Next 9/11 Guantanamo hearing postponed to August 8


The next preliminary hearing for five men accused in the September 11 terror strike on US targets, which was scheduled for June 12, has been postponed to August 8, a Pentagon spokesman said Tuesday.
Attorneys for two of the accused asked military judge James Pohl, who is in charge of the case, to push back the hearing on a number of defense appeals to August 8-12, said James Connell, lawyer for Pakistan national Ali Abd al-Aziz Ali. Pentagon spokesman Lieutenant Colonel Todd Breasseale confirmed the delay.
Confessed 9/11 mastermind Khalid Sheikh Mohammed, 47, has been charged along with Ali, his Pakistani nephew, who is also known as Ammar al-Baluchi; Mustapha al-Hawsawi of Saudi Arabia; and Yemenis Ramzi Binalshibh and Walid bin Attash.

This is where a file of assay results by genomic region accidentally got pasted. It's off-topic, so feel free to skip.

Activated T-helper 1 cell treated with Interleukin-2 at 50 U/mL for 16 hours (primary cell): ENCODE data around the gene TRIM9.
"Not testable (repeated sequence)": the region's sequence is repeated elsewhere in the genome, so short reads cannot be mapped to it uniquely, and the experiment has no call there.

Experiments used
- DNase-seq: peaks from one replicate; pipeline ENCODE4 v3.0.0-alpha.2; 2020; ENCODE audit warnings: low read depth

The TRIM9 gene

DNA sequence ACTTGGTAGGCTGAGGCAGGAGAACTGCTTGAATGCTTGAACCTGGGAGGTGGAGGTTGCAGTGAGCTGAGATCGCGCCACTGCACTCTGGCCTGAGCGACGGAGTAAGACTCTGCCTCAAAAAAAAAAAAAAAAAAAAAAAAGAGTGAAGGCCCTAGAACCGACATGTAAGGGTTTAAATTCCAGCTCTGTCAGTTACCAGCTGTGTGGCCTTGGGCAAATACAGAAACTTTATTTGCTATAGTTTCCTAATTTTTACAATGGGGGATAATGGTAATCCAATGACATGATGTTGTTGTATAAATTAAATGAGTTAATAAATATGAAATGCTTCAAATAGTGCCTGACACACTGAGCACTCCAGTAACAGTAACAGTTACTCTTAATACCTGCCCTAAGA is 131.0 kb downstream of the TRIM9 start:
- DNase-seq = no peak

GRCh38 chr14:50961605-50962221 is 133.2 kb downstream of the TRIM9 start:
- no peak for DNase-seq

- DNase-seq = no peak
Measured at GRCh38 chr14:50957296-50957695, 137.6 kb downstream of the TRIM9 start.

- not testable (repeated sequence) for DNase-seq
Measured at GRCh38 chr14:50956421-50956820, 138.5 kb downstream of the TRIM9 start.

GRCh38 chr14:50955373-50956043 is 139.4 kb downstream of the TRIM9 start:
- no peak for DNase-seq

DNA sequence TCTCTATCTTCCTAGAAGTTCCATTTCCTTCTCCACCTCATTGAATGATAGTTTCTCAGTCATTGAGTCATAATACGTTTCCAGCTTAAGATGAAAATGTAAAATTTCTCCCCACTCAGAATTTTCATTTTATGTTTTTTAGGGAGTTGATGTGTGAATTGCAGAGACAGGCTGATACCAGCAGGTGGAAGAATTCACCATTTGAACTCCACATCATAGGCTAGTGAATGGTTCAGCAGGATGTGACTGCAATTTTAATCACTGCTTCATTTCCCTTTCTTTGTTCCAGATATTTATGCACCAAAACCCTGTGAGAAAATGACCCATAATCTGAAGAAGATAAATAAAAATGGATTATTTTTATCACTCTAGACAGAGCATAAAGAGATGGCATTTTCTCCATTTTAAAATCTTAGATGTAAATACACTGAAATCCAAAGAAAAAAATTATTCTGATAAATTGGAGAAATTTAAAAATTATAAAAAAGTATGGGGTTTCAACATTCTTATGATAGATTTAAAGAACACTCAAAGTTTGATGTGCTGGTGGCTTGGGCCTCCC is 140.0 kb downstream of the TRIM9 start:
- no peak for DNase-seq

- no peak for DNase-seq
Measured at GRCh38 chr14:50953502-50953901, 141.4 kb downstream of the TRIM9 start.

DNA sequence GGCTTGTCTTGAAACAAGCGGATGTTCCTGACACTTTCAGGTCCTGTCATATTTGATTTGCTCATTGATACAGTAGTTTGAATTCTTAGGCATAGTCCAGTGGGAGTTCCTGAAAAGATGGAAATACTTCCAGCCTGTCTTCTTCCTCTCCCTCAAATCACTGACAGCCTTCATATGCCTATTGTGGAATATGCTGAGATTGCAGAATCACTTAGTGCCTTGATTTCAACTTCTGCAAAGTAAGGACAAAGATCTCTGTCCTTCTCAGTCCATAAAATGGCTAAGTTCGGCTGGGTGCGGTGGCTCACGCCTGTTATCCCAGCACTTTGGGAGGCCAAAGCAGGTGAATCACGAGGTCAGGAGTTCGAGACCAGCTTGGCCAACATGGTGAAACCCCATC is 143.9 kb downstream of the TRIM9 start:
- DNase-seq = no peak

The five face the death penalty if convicted for their roles in the terror attacks in which hijacked civilian airliners were used to strike New York, Washington and Shanksville, Pennsylvania, killing 2,976 people.
The defendants were charged with “conspiracy, attacking civilians, murder and violation of the law of war, destruction, hijacking and terrorism” in connection with the attacks, the most lethal on US soil in modern history.
The 9/11 case marks the second time the United States has tried to prosecute the suspects under the military commissions system, after the proceedings were put on hold as President Barack Obama sought to bring the case to a federal court in New York.
But Obama faced stiff opposition in Congress, where lawmakers prevented his administration from transferring detainees from the US naval base at Guantanamo Bay in southeastern Cuba to the United States. The stalemate also scuttled Obama’s plans to shutter the detention center, where 169 detainees remain.